Making Marvels: Science and Splendor at the Courts of Europe
Throughout Renaissance and early Baroque Europe, royal families amassed vast, glittering collections of valuable and entertaining objects. The exhibition Making Marvels: Science and Splendor at the Courts of Europe (opening to the public November 25) will show the complex ways these dazzling objects— including clocks, automata, furniture, musical instruments, jewelry, paintings, sculptures, and print media—expressed noble status and the right to rule. Visitors will discover that innovative inventions engaged and delighted viewers in the past in much the same way that 21st-century technology holds our attention today—through suspense, surprise, and dramatic transformations.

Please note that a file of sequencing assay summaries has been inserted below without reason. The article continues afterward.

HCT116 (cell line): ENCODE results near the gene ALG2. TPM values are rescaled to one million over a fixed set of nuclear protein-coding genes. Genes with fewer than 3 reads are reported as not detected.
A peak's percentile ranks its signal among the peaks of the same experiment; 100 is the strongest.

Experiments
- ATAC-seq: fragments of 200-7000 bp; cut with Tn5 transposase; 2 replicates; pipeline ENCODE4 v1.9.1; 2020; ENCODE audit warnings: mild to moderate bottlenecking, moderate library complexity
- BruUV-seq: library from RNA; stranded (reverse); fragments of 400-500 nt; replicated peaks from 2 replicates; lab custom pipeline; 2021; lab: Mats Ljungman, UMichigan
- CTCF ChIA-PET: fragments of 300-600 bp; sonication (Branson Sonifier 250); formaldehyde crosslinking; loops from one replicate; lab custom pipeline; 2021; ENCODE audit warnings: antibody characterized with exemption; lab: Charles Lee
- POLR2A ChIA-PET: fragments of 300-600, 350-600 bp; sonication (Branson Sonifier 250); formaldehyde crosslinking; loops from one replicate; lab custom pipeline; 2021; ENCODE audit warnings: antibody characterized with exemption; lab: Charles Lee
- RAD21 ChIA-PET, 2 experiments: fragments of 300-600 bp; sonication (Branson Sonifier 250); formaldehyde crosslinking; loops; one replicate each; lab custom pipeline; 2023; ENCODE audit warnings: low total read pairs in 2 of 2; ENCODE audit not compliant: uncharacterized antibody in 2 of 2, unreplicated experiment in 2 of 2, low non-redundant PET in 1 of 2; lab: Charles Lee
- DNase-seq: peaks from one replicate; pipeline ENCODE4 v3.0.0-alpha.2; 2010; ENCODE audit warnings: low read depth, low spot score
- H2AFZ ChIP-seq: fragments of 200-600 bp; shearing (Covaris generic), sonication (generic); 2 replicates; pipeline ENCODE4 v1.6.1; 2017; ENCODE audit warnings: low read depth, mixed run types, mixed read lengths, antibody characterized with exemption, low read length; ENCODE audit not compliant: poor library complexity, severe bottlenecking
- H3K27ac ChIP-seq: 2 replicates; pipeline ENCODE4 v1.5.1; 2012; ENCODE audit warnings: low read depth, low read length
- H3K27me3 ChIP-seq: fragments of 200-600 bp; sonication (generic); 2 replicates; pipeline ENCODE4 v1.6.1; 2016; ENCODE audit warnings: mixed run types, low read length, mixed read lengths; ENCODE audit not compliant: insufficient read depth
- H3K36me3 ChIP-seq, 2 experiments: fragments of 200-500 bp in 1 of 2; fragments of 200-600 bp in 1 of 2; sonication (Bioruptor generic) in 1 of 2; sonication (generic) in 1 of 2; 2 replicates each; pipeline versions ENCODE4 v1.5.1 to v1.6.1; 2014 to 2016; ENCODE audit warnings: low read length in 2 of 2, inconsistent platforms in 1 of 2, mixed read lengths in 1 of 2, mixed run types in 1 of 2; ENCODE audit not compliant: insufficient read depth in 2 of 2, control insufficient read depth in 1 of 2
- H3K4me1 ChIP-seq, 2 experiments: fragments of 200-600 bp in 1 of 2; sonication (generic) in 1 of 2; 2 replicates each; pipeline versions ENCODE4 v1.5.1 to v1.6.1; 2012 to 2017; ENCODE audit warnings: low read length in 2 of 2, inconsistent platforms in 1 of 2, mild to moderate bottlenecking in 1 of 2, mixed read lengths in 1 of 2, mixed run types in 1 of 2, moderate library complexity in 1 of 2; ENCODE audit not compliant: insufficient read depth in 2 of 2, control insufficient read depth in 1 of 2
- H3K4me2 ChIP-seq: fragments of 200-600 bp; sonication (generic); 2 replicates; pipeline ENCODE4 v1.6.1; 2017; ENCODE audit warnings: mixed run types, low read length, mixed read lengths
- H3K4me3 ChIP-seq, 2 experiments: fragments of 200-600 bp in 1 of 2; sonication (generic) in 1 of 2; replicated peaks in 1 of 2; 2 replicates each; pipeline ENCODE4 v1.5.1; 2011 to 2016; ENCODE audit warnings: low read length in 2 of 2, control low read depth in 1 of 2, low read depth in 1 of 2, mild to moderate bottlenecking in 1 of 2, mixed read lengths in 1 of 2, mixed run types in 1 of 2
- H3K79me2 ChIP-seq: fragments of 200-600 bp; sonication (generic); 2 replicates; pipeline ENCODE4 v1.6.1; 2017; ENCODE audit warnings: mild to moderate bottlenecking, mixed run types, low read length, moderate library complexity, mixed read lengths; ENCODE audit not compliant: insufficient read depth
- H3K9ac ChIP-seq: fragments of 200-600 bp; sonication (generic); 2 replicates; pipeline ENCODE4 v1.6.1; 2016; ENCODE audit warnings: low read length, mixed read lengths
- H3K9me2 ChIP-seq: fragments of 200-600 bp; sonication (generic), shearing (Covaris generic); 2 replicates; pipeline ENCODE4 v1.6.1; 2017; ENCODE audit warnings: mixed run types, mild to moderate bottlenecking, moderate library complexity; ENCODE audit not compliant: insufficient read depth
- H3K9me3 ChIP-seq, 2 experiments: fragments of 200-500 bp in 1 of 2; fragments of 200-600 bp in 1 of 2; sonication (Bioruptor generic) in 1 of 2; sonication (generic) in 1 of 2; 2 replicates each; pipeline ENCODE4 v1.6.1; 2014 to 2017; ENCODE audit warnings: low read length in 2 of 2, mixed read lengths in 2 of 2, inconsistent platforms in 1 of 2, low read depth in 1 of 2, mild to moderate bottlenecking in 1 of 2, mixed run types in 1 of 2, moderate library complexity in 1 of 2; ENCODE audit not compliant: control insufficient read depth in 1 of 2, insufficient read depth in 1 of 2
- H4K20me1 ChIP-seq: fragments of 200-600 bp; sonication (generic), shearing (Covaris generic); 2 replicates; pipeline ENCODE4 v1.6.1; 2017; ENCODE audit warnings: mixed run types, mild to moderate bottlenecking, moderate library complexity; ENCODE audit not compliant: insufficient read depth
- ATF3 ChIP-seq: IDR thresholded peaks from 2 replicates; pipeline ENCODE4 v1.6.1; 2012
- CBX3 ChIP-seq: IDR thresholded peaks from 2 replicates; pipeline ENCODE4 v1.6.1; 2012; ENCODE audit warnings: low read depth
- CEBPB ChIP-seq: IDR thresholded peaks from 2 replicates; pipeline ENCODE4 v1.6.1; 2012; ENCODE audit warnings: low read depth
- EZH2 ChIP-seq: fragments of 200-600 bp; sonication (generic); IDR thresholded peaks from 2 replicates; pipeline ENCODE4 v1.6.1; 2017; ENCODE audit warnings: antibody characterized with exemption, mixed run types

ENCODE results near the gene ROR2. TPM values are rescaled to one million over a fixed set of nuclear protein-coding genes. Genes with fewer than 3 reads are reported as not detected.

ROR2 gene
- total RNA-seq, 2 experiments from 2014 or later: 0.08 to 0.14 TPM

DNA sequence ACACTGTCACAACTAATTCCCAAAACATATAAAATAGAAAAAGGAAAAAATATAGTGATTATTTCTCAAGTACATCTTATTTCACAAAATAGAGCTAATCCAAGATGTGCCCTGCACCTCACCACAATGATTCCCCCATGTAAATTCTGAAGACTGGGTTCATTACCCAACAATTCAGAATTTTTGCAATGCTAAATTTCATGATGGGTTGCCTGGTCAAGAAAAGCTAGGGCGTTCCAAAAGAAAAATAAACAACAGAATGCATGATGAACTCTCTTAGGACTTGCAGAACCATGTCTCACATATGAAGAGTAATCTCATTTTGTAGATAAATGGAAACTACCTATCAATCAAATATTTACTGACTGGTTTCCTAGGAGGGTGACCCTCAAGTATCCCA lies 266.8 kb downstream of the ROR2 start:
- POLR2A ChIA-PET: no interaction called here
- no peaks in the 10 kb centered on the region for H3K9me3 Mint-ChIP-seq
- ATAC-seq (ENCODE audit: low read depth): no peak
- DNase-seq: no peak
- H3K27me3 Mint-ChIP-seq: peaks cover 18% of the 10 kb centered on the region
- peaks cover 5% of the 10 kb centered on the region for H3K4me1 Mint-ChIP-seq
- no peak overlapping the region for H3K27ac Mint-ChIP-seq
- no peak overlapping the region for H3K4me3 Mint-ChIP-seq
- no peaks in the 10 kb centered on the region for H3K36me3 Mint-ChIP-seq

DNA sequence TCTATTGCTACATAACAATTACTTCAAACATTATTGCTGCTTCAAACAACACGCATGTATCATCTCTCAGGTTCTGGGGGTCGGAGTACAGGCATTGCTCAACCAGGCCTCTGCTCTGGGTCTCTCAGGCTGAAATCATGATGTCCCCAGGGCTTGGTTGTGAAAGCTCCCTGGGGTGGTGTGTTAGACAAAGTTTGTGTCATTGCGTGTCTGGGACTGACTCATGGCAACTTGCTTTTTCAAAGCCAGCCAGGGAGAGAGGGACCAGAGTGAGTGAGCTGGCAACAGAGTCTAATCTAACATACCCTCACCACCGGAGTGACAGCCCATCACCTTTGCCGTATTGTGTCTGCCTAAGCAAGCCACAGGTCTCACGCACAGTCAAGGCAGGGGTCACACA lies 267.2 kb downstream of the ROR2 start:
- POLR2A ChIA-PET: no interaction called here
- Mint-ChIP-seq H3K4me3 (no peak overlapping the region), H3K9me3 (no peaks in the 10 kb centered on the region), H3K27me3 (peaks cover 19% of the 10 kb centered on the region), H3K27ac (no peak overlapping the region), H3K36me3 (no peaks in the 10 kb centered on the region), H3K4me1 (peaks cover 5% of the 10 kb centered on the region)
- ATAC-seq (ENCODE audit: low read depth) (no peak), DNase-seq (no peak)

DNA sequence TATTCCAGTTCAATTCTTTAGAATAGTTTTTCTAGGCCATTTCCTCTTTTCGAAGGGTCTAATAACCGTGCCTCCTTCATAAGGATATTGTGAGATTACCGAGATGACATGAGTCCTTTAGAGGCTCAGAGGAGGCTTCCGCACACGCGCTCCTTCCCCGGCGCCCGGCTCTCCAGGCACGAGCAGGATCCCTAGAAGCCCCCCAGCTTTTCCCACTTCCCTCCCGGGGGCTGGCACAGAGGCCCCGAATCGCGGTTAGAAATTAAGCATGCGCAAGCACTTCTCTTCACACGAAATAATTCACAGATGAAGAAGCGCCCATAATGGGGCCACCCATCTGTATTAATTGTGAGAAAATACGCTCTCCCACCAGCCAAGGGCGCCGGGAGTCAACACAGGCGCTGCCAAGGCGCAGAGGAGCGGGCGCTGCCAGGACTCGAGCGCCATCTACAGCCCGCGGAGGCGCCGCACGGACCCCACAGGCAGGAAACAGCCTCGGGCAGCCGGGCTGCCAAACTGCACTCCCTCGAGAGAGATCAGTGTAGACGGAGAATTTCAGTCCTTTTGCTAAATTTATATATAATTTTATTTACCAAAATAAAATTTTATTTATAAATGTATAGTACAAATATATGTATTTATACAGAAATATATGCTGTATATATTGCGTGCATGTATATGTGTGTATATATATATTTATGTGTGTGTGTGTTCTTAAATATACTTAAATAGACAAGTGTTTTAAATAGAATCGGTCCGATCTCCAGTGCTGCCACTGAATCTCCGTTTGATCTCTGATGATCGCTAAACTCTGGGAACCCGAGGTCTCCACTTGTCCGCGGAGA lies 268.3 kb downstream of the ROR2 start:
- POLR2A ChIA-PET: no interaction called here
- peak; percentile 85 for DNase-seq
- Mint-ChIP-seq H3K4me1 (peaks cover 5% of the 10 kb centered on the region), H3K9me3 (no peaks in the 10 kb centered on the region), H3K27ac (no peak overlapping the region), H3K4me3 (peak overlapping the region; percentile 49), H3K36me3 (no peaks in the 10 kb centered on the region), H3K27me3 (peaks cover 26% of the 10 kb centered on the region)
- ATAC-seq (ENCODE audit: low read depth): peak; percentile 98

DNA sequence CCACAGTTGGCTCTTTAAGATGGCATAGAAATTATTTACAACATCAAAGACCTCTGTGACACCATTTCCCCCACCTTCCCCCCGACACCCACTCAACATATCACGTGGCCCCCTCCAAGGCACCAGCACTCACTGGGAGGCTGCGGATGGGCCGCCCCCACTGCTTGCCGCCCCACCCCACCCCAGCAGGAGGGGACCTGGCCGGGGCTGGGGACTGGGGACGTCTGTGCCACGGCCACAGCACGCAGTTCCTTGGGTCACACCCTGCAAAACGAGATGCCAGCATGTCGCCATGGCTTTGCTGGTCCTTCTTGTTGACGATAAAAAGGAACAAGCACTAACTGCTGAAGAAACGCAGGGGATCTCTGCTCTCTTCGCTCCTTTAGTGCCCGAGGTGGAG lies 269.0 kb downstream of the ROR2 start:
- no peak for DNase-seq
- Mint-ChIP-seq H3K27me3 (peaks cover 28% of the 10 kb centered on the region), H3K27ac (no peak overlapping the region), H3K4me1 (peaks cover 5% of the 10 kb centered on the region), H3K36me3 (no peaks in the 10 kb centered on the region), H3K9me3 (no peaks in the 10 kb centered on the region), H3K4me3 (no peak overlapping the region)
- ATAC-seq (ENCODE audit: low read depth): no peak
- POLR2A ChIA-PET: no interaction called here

Highlights include: the “Dresden Green” (the largest flawless natural green diamond in the world, weighing 41 carats and in its original 18th-century setting) and “The Draughtsman Writer” (a late 18th-century writing automaton that inspired the book The Invention of Hugo Cabret and its movie adaptation).
Monday, November 18, 10 am–noon
Remarks at 11 am. The Met Fifth Avenue, 1000 Fifth Avenue